Thursday, June 25, 2009

A Conversation with Carrie Will

Rikki Red, Carrie Blue, 2007, © Carrie Will
Rikki and Carrie, Sunroom, 2006, © Carrie Will

During the time I was in Syracuse University, Carrie Will's photography always intrigued me. Her series of portraits with her twin sister, Rikki, has that tension you feel when you first come upon twins. Knowing a few pairs of identical twins myself, I knew of the insider/outsider feelings these photographs express. It is very fitting that the series is entitled, "I Am Redundant, Half Of A Whole, A Freak, Identical And Lucky." I'm glad Carrie agreed to a little conversation with us.

Nymphoto: Tell us a little about yourself.

Carrie Will: I am an identical twin. As soon as I was old enough to be asked the question, “what do you want to be when you grow up?” I always answered the same, “an artist”. My twin sister and I are both artists. I graduated from Purchase College SUNY with a degree in photography and I received my Master’s degree from Syracuse University also in fine art photography. I have almost always lived in New York State except for a small stint where I lived in New Jersey. Photography and yoga both fight equally for my attention.

Rikki and Carrie, Rikki's Room, 2007 © Carrie Will
Rikki and Carrie, Fire Island, © Carrie Will
"The relationship I have with my twin sister is tightly woven, beautifully strange and difficult to explain. This has led me to explore a visual language that articulates the intimacy and the oddity of being a twin."

NP: How did you discover photography?

CW: As the youngest of four girls I always wanted to be just like my older sisters. One summer when I was in grade school, my oldest sister and my father took a photography class at the community college by us and I was pretty jealous. When I got to take photography in High School it was hard to get me out of the darkroom, drawing and painting became things of the past and I was hooked. All of a sudden my art-making quest made sense. I had always loved art but I struggled at it quite a bit. I’d have an idea or a feeling for how I wanted something to look and only sometimes was that easy to achieve. Photography just worked so well for me. I fell in love with photography in High School and I have been taking pictures ever since.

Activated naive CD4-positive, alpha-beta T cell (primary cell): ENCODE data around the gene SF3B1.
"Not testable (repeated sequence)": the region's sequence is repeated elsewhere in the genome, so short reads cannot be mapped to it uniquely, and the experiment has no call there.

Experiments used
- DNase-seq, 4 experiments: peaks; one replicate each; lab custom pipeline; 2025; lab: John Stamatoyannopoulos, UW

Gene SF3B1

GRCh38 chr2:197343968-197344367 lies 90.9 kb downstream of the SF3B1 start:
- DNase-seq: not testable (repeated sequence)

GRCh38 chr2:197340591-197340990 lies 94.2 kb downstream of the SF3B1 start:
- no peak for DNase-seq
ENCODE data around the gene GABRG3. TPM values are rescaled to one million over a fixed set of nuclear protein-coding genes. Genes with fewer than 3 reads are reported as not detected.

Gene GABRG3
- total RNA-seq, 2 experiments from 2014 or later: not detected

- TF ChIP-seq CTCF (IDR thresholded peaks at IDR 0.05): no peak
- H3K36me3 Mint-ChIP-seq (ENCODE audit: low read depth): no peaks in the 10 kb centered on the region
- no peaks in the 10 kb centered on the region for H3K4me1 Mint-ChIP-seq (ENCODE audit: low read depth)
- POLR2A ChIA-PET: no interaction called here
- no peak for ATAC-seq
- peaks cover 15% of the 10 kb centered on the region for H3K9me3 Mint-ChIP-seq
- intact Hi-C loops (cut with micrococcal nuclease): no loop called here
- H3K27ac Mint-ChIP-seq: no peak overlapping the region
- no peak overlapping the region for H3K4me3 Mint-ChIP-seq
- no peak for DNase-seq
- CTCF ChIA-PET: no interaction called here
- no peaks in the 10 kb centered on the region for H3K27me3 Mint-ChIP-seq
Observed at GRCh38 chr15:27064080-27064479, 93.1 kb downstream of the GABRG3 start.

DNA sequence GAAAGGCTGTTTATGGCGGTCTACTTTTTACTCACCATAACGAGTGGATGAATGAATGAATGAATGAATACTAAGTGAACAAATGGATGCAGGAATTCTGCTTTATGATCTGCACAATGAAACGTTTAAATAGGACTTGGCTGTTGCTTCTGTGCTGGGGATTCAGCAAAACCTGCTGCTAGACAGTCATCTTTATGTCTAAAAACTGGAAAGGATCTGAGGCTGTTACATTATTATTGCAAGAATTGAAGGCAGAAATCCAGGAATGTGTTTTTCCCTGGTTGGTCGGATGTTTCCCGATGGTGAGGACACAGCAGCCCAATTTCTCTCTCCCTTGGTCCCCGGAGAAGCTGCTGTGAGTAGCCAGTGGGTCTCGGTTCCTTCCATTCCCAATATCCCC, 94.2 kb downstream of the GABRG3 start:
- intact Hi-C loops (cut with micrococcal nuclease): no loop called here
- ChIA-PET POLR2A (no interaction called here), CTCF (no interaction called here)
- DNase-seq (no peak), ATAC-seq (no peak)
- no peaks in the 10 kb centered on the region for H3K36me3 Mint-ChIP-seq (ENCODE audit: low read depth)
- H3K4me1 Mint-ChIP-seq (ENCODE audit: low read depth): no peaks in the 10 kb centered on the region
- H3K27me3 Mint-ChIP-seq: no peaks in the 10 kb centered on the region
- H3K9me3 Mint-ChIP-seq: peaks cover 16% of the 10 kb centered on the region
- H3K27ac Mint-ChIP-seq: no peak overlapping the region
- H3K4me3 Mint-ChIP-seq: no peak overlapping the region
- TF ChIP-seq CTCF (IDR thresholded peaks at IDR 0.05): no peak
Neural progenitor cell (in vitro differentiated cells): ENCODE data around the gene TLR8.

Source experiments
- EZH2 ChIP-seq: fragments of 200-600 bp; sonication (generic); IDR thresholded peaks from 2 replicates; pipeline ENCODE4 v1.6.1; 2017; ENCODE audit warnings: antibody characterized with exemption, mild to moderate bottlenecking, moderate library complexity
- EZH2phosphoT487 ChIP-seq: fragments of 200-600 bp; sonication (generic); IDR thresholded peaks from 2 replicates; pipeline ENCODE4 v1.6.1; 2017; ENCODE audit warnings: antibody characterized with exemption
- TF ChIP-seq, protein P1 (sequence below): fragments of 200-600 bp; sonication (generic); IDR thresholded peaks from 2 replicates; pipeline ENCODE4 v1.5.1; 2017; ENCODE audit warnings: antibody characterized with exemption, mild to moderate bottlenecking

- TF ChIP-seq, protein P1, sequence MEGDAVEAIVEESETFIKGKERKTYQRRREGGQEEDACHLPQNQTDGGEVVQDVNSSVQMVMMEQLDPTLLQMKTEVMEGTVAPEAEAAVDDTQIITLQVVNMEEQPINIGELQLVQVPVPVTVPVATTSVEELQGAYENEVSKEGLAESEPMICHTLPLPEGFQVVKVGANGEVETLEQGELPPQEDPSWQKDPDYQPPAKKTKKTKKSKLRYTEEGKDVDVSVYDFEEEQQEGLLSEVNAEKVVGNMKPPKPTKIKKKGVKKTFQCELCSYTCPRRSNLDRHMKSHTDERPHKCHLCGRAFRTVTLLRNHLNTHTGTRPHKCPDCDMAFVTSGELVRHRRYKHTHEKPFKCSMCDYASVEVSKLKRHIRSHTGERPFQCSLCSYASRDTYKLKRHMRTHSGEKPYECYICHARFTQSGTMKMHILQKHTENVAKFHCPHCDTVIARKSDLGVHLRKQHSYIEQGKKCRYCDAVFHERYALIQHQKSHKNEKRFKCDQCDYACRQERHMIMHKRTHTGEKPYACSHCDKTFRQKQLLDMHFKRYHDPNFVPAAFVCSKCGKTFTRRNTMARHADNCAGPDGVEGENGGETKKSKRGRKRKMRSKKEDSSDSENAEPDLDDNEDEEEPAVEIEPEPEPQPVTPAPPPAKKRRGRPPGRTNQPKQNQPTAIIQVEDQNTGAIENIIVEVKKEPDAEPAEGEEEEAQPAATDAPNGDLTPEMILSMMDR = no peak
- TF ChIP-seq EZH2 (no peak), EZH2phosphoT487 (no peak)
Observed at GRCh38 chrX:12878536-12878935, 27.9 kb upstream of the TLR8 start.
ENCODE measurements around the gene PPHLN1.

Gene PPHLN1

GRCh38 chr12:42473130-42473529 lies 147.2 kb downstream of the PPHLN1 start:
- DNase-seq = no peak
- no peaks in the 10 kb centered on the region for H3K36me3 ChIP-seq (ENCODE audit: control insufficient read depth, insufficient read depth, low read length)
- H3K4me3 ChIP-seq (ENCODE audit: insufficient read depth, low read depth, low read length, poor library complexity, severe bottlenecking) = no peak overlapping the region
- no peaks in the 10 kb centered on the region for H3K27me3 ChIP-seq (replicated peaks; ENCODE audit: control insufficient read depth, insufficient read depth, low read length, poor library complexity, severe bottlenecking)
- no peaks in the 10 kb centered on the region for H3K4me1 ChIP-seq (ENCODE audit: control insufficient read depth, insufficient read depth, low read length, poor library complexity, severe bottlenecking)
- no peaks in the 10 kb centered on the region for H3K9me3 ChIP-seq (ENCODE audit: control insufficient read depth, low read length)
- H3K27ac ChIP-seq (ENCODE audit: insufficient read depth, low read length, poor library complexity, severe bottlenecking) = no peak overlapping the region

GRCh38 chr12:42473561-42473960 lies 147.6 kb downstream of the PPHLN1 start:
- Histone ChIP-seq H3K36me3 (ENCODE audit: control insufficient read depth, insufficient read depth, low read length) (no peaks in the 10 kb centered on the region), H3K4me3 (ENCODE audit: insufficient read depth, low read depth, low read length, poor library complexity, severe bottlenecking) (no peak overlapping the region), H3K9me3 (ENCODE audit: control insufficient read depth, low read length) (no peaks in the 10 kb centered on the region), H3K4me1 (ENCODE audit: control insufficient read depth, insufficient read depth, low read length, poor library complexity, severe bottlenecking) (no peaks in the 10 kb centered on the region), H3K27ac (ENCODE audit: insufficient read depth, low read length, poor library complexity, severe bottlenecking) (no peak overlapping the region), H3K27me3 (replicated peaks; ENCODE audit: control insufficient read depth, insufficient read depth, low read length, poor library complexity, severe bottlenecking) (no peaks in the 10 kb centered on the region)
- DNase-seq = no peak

Rikki and Carrie, Dining Room, 2007, © Carrie Will
"Having been subjected to stares and double takes my whole life, I use photography to exaggerate the gaze of others and to illustrate the interconnectedness of our identity."

NP: Where do you find inspiration?

CW: My inspiration comes from doing the things that allow me to look inside myself. Yoga, taking walks, keeping a journal, meditation and people are the things that inspire me. As a twin, being by oneself can be scary but it can also be a victory. I remember the first walk around the neighborhood I took by myself, it was weird and exciting all at the same time. While I was in graduate school my thesis was essentially written while walking around my favorite park. I try to have a daily routine that allows me time be by myself to think to meditate or to simply look. I tend not to carry my camera with me while I walk because the act of looking is what intrigues me and if I can do it without a camera I am endlessly inspired to create those moments in my pictures that would make someone like me walking through the world, stop and notice something.

Rikki and Carrie, Rikki's Kitchen, 2008, © Carrie Will
Rikki and Carrie, Raining, 2005, © Carrie Will
"It is difficult to see yourself as an individual when no one else does."

NP: How did this project come about?

CW: This project seems to just naturally keep coming about. I have been photographing my twin sister and me on and off since I was attending college at SUNY Purchase. It wasn’t until the death of my mother and a broken heart that I realized that artistically, I needed to come back to what was the most important, and that was photographing my sister, Rikki. As much as being a twin is apart of my life I realized that I had no idea what it really means. I started photographing us just so I could see what it looked like. I wanted to see our one-ness unfold and it did.

When I am together with my twin we are accustomed to stares and questions about our twin-ship. To be the one with the camera, the one staring and posing the questions was a liberating thing for me. I will be photographing my sister for as long as I can.

Rikki and Carrie, Williamsburg, 2008, © Carrie Will
"My photographs aim at grasping the idea that I am one person as well as two and discovering what that looks like."

NP: What's next?

CW: My work will be on display at The Cazenovia College Art Gallery in Cazenovia, NY September 3rd – September 25th in a show called HEADshots with four other artists.

I continue to take photographs of my twin sister and I. I am also in the midst of a new project that feels too new to talk about but I am very excited about it and I hope to have some examples up on my website soon (

Thank you so much Carrie! To see more of her work, please go to

1 comment:

Unknown said...

I saw some of your photo's this past Friday in a gallery on Central Ave in Albany. I am fascinated by your work. I am also glad I found this web site.
Thank you, and good luck. I will follow your work.
Sincerely, Pieter Hiemstra.